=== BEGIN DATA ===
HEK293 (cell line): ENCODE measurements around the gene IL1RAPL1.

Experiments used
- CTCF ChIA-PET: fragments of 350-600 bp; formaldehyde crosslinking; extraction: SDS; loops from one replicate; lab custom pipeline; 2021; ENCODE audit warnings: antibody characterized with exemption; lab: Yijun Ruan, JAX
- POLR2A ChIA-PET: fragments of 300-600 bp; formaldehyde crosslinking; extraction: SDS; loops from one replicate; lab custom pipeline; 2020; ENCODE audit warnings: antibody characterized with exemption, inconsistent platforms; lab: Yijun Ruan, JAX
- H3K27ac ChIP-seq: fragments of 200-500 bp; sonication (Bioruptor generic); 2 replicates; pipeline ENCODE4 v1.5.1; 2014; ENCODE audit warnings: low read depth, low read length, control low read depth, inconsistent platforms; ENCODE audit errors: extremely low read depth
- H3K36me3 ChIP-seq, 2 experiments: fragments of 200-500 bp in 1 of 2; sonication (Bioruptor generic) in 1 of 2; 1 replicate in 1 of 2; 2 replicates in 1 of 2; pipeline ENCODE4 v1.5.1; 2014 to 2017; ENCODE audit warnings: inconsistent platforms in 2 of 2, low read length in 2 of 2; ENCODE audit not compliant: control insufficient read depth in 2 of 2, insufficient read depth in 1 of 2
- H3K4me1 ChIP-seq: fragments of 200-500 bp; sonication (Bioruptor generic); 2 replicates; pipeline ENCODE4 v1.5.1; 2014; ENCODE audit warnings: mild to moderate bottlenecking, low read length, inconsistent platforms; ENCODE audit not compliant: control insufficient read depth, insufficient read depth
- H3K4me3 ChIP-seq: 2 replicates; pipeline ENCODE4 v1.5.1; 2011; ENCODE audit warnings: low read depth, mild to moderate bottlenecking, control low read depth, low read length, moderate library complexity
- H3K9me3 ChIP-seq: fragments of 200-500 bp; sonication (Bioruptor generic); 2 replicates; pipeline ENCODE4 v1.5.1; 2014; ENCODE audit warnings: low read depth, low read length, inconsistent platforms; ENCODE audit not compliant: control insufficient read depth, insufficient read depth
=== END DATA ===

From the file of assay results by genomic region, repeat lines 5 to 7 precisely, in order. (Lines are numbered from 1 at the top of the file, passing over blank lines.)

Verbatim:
- H3K27ac ChIP-seq: fragments of 200-500 bp; sonication (Bioruptor generic); 2 replicates; pipeline ENCODE4 v1.5.1; 2014; ENCODE audit warnings: low read depth, low read length, control low read depth, inconsistent platforms; ENCODE audit errors: extremely low read depth
- H3K36me3 ChIP-seq, 2 experiments: fragments of 200-500 bp in 1 of 2; sonication (Bioruptor generic) in 1 of 2; 1 replicate in 1 of 2; 2 replicates in 1 of 2; pipeline ENCODE4 v1.5.1; 2014 to 2017; ENCODE audit warnings: inconsistent platforms in 2 of 2, low read length in 2 of 2; ENCODE audit not compliant: control insufficient read depth in 2 of 2, insufficient read depth in 1 of 2
- H3K4me1 ChIP-seq: fragments of 200-500 bp; sonication (Bioruptor generic); 2 replicates; pipeline ENCODE4 v1.5.1; 2014; ENCODE audit warnings: mild to moderate bottlenecking, low read length, inconsistent platforms; ENCODE audit not compliant: control insufficient read depth, insufficient read depth